An herb may consist of an entire plant or portions of it. Herbs are often used for its scent, flavor, or medicinal properties. Herbal supplements are ingested by people who suffer from particular physical or psychological ailments in order to improve their health.
Herbs have been used for centuries because of their health benefits. Herbal supplements come in a variety of forms, including capsules, powders, tinctures, teas, tablets, extracts, and partially fresh or dried plant material.
Herbal medicines should be administered under the supervision of a qualified health professional. If taken wrongfully, herbal medicines can cause complications, especially if the individual taking the herbal supplement has a regularly prescription drug regimen to treat their illness.
Some recommendations to consider before taking an herbal supplement includes: consulting your physician first, read the labels and take dosages accordingly, and refrain from taking herbal supplements if pregnant or nursing.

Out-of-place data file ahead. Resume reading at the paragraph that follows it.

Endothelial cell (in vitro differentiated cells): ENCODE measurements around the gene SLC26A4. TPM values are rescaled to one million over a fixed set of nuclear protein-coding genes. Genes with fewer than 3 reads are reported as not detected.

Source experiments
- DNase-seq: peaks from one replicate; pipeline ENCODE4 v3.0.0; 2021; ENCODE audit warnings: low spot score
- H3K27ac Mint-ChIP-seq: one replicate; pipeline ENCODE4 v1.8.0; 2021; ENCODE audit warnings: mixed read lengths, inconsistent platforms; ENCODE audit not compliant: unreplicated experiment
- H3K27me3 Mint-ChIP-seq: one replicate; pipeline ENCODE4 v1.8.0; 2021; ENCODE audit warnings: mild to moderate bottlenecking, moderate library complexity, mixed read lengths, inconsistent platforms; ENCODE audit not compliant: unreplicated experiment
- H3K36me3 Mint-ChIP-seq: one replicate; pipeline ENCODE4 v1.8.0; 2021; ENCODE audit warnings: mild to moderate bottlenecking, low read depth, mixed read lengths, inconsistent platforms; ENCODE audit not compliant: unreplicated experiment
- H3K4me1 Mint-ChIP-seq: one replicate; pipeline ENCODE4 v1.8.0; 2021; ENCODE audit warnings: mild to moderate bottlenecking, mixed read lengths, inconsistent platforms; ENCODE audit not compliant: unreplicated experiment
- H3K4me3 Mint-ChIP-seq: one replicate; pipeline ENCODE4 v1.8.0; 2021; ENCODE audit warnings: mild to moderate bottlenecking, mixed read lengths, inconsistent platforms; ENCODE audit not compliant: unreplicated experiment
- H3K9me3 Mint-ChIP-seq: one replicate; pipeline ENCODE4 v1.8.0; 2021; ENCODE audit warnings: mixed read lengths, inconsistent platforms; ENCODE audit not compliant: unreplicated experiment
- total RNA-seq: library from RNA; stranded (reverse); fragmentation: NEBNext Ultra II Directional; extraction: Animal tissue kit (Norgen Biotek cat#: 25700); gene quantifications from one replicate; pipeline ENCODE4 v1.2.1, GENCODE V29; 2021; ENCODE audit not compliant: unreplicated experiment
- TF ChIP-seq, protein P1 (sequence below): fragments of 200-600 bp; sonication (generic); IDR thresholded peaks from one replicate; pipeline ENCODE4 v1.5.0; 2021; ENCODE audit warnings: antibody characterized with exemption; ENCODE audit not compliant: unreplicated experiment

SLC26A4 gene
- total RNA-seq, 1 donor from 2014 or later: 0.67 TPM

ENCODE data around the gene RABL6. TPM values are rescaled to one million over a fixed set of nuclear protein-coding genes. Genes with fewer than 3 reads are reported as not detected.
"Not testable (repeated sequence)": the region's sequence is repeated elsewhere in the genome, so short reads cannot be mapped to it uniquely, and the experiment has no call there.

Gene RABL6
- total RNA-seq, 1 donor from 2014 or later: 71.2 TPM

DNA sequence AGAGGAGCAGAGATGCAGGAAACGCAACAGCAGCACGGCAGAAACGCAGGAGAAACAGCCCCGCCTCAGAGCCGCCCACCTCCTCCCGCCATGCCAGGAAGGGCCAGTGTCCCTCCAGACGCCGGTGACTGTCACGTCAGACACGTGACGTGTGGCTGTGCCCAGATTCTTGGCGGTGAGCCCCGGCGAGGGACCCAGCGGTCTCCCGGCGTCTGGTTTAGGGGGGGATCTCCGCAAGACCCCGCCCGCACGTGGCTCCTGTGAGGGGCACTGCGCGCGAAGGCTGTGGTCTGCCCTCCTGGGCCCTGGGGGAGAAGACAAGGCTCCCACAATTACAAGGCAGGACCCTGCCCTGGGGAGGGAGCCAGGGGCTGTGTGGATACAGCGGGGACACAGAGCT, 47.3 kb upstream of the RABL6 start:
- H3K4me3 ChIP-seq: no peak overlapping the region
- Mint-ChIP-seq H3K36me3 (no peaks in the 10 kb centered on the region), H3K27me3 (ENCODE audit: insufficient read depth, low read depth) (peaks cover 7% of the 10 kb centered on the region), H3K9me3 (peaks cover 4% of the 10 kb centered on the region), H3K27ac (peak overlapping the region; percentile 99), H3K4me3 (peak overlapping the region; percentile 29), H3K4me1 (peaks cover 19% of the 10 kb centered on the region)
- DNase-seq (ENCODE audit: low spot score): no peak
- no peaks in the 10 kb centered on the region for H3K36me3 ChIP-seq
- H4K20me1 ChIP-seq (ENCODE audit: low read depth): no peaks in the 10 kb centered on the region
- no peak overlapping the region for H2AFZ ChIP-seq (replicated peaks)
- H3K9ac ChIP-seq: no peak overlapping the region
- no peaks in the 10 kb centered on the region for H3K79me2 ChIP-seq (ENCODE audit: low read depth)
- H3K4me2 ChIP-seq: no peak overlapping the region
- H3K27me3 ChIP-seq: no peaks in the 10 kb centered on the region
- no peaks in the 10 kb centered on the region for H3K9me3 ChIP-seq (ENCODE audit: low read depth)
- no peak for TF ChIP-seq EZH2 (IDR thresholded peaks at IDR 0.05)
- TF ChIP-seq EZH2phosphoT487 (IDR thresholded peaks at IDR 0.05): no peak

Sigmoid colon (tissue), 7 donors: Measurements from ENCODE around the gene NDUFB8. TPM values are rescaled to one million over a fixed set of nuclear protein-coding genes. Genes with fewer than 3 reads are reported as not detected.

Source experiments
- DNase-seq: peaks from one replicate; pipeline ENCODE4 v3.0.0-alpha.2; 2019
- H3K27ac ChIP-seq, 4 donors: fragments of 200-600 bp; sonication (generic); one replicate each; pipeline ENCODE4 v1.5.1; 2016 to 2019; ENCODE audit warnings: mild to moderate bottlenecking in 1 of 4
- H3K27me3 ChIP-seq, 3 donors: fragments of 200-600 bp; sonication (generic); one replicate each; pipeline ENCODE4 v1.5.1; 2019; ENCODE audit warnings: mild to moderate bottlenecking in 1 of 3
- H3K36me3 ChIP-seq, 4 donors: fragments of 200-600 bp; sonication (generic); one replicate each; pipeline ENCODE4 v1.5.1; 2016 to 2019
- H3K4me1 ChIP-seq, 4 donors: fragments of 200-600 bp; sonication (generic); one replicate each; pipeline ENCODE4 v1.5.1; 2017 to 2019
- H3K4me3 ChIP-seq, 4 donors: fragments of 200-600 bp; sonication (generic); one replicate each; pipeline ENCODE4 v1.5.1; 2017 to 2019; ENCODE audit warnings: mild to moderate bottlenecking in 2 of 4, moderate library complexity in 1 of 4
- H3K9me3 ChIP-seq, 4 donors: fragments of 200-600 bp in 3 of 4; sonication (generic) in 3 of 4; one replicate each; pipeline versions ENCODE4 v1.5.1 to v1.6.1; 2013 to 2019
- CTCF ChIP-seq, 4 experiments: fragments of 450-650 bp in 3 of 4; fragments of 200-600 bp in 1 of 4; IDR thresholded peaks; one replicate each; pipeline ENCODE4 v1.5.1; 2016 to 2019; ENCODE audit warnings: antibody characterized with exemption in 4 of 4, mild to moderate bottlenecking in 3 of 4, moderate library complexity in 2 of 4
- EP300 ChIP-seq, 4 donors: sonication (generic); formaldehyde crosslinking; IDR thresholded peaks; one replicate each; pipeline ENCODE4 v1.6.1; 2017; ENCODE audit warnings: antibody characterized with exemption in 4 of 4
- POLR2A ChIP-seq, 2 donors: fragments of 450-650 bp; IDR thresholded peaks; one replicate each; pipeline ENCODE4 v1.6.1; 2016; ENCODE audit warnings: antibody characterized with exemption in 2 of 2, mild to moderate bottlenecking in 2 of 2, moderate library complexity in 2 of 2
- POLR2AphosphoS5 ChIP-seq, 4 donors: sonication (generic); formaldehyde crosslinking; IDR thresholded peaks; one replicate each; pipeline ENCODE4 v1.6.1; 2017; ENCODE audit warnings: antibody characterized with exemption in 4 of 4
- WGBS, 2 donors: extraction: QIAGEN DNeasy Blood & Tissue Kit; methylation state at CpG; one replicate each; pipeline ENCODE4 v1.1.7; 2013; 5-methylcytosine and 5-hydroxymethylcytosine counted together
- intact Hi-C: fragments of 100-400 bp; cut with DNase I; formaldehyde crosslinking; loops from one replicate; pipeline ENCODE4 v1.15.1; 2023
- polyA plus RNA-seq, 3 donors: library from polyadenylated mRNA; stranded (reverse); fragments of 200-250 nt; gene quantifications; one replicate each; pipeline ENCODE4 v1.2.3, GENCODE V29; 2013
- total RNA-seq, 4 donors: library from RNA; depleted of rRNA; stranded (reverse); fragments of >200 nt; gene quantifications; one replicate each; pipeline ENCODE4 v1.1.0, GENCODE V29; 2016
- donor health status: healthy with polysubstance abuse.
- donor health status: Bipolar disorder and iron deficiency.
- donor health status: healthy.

Use sound judgment and exercise the necessary precautions, but do not dismiss the healing properties within these magnificent plants.
History of Herbal Medicine
Herbal medicine predates the earliest recorded document of attempts at healing. In fact, evidence suggests a 60,000-year-old collection of pollen from over eight different plant species, seven currently used in various herbal remedies. This collection was found near a Neanderthal’s remains around northern Iraq. The Ancient Sumerians utilized medicine plants, such as laurel, caraway, and thyme, whereas the Egyptians are rumored to have used garlic, castor oil, coriander, mint, opium, and indigo for various healing rituals. In fact, the Old Testament itself has reputed the specific herb use of mandrake, caraway seeds, barley, wheat, rye, and vetch.